Tate & Lyle Sugars is pinning turnaround hopes on a new post-Brexit regulatory approach to sugar imports after blaming the EU for another annual trading loss.

T&L Sugars, separate from the listed sucralose producer Tate & Lyle plc, cut its annual loss in the year to 25 September 2016 to €4.6m from €24.5m in the previous financial year. Nevertheless, it said EU sugar policies make it “uncompetitive” and its annual losses were “as a direct result of these policies”.

Tate & Lyle claims the EU discriminates against cane sugar refiners by limiting the number of companies they can source from while at the same time subsidising rival sugar beet producers in many EU companies.

The group said this imbalance would intensify from October 2017 when EU quotas limiting the production of beet sugar will be lifted.

“These EU policies make the company uncompetitive by forcing it to pay inflated prices for raw cane sugar, whilst having to sell refined can sugar in the EU single market in direct competition with subsidised beet sugar,” the accounts stated.

“This will further skew the EU sugar market in favour of beet sugar producers unless EU cane sugar policies are reformed.”

T&L Sugars was a vocal backer of the campaign for the UK to leave the EU and hopes for a more beneficial regulatory regime in an independent UK.

While noting the impact of Brexit was too early to gauge, T&L said it believed “a more equitable framework will be implemented following the conclusion of the UK’s exit from the EU”.

The company stated: “The UK government position has consistently been that the sugar policy within the EU, including the UK, should treat cane and beet sugar producers in an equal and fair way.”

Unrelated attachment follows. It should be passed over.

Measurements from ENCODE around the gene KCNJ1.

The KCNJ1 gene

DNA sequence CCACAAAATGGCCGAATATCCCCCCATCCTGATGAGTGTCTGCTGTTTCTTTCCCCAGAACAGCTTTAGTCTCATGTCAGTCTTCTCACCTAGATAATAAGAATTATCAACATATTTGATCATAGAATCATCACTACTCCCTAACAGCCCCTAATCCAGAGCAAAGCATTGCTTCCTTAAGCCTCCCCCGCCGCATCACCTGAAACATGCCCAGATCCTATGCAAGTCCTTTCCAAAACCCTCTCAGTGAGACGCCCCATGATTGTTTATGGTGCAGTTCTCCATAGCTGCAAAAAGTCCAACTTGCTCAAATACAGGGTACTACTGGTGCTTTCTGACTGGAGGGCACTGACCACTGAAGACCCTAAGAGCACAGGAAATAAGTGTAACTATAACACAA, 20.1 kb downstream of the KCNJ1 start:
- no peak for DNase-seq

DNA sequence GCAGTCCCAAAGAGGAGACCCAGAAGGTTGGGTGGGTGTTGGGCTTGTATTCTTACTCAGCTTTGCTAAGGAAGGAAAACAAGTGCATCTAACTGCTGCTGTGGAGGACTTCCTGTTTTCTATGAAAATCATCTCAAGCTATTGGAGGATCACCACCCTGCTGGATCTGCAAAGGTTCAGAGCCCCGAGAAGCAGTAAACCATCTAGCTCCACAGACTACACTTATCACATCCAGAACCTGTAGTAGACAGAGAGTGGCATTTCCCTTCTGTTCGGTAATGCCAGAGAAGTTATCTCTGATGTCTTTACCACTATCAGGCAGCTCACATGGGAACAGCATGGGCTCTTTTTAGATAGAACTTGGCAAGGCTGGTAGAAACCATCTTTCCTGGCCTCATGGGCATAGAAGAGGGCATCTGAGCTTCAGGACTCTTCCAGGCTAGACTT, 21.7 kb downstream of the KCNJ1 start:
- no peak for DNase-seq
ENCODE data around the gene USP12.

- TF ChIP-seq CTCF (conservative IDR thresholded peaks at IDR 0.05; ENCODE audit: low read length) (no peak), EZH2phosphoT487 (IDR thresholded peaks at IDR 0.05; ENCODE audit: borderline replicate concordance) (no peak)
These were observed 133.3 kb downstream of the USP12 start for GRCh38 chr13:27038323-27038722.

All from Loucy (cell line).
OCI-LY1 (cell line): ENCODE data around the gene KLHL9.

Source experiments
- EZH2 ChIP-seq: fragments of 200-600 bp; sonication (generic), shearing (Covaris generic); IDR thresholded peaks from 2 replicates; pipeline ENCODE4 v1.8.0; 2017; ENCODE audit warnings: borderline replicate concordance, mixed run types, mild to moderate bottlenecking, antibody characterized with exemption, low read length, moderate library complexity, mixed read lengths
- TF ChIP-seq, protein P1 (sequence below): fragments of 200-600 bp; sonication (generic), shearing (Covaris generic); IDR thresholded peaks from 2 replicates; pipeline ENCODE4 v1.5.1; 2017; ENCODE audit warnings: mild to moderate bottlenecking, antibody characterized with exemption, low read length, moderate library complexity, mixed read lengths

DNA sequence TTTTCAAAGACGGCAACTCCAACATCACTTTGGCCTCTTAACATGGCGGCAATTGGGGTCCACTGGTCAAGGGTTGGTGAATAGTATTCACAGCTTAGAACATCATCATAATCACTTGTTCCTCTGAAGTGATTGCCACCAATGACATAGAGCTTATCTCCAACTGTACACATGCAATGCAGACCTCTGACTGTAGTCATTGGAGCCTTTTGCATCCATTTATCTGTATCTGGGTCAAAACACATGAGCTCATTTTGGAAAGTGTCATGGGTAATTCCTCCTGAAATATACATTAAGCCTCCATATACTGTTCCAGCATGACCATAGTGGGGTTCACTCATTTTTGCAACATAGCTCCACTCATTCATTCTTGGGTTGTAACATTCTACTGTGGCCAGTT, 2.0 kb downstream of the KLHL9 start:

Gerald Mason, senior vice president, corporate affairs, told The Grocer: “European Union policies that increase the cost of our raw sugar whilst simultaneously deregulating beet sugar producers continue to push our business in to the red. That is why we are looking forward to the UK being able to design a sugar policy that balances the interests of beet and cane sugar once we exit the EU.”

Tate & Lyle has suffered in recent years from both EU sugar policies and and an abundance of supply into the market.

In the year to 25 September 2016, sales fell 6.9% to €314.5m on top of a 34% collapse in revenues in 2015/16 from €517.8m to €340.7m.

The company has not made a profit since the 2012/13 financial year when net profit was €22m.

During the last financial year investment in property, plant and equipment rose from €14.2m to €19.6m.

Employee headcount rose to 581 from 569, but total employee costs were down 4.7% to €43.2m.